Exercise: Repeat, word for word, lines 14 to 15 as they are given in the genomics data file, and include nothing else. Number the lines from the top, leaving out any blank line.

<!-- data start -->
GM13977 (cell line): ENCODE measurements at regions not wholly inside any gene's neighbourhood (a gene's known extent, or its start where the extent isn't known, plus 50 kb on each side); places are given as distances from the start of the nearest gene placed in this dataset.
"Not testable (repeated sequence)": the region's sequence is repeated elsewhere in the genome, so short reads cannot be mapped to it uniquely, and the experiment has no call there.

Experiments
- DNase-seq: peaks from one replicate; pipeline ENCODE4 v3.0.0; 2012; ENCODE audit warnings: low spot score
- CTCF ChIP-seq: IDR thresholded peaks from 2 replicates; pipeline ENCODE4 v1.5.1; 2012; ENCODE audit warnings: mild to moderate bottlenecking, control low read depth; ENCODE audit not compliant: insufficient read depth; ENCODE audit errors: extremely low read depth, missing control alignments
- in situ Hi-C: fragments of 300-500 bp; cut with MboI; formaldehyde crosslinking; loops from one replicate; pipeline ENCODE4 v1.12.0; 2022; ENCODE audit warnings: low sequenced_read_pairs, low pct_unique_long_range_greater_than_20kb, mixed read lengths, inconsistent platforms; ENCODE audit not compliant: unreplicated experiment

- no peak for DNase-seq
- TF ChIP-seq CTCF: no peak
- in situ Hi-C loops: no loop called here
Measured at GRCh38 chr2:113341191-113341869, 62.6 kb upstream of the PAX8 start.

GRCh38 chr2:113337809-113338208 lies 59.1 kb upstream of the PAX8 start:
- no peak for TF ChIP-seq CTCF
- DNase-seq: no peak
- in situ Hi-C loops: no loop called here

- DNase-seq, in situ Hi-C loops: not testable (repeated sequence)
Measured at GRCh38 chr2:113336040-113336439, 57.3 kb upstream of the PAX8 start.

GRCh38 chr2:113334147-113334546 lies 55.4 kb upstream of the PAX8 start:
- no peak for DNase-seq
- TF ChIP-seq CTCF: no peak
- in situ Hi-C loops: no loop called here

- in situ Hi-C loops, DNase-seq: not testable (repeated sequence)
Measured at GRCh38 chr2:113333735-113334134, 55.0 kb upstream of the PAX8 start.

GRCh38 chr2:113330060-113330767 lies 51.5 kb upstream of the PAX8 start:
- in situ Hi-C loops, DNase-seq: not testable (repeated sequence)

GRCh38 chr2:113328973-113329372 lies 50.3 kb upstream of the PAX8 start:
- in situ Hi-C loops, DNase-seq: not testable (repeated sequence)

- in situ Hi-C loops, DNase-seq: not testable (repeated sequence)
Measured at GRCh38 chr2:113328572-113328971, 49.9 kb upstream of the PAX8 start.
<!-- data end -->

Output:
- in situ Hi-C loops: no loop called here

- DNase-seq, in situ Hi-C loops: not testable (repeated sequence)